Utilities May Ride a Merger Wave
07/31/2007 12:00 am EST
Roger Conrad, editor of the Utility Forecaster, says the need for scale may drive consolidation, especially among smaller utilities, and he names two potential targets.
Growing energy demand means increased need for scale and scope. But despite literally thousands of mergers, there are still more than a hundred US-based energy utilities, a couple dozen major communications outfits and a dozen or so water utilities.
The need for scale in this dispersed industry adds up to an inexorable trend of industry mergers. [After the collapse of a big deal late last year], takeover interest shifted to buyouts of small utilities, deals that presented fewer hurdles to completion.
Small utilities today have three possible candidate pools: big US utilities, European giants and private capital. One obstacle to US utility deals is many regulators remain unaccountably suspicious of large utility companies, despite the obvious need for industry scale.
With regulators around the country weighing in against possible private capital buyouts of the magnitude of [the proposed $40-billion buyout of TXU (NYSE: TXU) by a consortium led by Kohlberg Kravis Roberts], acquirers are now likely to focus on lower-profile deals.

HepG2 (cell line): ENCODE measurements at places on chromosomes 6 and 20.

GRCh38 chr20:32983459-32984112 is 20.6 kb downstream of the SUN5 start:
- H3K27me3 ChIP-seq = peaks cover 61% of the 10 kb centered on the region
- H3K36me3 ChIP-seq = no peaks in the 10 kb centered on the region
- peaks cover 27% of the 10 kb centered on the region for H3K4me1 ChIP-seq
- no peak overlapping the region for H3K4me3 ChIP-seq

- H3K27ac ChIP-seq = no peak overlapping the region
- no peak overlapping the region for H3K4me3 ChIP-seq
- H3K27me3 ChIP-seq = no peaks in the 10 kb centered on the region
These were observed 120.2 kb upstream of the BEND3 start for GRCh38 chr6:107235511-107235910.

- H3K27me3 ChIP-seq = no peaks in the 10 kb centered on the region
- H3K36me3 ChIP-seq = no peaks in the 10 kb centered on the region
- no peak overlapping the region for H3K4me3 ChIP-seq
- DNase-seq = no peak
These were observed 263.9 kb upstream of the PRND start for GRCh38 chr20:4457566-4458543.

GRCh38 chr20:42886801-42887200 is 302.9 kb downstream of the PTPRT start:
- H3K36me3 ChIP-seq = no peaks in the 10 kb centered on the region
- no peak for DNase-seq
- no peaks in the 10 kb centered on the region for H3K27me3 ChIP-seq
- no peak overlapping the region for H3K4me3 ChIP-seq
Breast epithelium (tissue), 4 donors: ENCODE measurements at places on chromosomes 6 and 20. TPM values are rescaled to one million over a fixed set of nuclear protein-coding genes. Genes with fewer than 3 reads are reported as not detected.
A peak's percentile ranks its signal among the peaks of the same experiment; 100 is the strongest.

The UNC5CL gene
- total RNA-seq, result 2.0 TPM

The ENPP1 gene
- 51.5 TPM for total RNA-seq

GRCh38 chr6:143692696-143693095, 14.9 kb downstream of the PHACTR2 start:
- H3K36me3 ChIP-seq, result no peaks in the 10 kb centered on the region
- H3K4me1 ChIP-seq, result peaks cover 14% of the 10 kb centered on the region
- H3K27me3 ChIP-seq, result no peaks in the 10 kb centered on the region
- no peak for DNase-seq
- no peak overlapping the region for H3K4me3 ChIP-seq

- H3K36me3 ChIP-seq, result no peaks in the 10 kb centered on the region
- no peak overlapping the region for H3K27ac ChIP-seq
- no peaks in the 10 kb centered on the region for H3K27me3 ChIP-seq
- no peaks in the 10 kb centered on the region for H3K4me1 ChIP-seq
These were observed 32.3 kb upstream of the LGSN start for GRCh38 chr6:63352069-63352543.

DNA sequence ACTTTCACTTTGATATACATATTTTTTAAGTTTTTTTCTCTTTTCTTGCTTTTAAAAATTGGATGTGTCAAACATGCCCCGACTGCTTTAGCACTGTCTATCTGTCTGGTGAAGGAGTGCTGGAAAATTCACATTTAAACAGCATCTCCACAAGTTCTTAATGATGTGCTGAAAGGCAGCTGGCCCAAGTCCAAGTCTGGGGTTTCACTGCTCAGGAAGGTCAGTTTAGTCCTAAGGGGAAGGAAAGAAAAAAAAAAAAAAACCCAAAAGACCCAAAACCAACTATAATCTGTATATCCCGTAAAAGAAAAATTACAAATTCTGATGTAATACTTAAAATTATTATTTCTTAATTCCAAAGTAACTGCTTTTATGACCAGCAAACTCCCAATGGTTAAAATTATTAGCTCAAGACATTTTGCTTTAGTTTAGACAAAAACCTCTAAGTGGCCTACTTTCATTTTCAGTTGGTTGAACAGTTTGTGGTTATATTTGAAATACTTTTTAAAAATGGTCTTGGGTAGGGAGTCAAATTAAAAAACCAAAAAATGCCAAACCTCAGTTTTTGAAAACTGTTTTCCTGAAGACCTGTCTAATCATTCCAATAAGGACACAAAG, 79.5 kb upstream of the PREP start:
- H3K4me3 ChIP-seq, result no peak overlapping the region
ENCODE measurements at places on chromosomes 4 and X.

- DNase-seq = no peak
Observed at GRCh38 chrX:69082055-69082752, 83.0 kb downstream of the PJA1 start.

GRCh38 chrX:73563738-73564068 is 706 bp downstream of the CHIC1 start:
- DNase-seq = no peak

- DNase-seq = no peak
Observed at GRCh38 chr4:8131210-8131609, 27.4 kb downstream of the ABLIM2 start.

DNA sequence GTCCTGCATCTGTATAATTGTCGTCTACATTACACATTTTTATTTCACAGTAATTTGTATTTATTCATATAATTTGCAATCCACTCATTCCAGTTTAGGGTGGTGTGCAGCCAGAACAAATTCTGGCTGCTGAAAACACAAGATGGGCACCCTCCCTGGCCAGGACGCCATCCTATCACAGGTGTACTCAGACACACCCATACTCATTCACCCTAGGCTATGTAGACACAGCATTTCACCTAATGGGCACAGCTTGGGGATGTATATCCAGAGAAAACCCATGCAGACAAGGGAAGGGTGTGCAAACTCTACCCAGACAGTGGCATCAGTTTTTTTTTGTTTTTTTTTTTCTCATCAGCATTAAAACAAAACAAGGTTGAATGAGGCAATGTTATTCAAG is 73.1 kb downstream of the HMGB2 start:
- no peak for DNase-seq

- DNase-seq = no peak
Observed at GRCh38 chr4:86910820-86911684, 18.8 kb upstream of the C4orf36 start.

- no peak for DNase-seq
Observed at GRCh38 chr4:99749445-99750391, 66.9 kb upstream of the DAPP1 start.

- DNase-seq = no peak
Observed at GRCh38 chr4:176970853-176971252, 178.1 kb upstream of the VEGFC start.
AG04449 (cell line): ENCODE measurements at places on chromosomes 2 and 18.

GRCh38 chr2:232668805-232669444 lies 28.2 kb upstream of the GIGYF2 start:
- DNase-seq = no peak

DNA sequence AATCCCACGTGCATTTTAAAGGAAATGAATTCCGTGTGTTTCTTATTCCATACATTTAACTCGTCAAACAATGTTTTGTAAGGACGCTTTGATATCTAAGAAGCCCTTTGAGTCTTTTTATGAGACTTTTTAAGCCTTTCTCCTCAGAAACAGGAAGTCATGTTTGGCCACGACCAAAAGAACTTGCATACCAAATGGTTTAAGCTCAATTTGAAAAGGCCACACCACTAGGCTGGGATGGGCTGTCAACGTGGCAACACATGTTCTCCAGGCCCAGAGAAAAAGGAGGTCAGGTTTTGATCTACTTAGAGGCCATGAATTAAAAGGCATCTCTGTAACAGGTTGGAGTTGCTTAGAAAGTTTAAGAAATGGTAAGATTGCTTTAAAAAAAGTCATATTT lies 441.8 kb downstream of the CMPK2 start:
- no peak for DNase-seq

[Meanwhile], European giants are expressing interest in acquiring US utilities. They have the added advantage of a sharply appreciated euro, which makes US purchases that much cheaper.
[We have identified some] companies that may get a bid in coming months. [They are also] solid businesses that would make fine holdings even if years pass before a merger is consummated.
Avista Corp (NYSE: AVA), [whose market value is] about $1.1 billion, has undergone a major transformation this year, unloading its volatile and often unprofitable energy trading unit to refocus on core Washington and Idaho utility operations.
The downsized company stands to benefit from the continuing growth of its service territory, as well as a strong position in renewable fuels and conservation. After years of neglect in the name of growing the company, the dividend is low. But the 3.4% increase this spring—despite uncertainty in energy trading—is a sign things should pick up, particularly once Avista regains an investment-grade rating.
This is the kind of cash flow/recovery situation that should attract a high-premium offer.
And if not, Avista is still a great comeback buy up to 24. (The stock closed just below $20 Monday—Editor.)
NiSource (NYSE: NI) elected not to sell its Indiana electric utility unit this spring, presumably because it lacked an attractive offer. But coupled with the Columbia pipeline system and a nine-state, 3.3-million-customer gas- distribution utility, the solid power unit gives the company a triple attraction to would-be suitors.
Debt reduction, construction costs, rate lag, and mild weather’s impact on gas flow have held back profits during the past couple years. But with pipeline expansion and clean energy projects on track, profits should begin to turn up sharply in 2008. In the meantime, the dividend is secure and the stock is cheap. Its total price tag just $5.7 billion, NiSource is a buy up to $25 a share. (The stock closed at around $19.50 Monday—Editor.)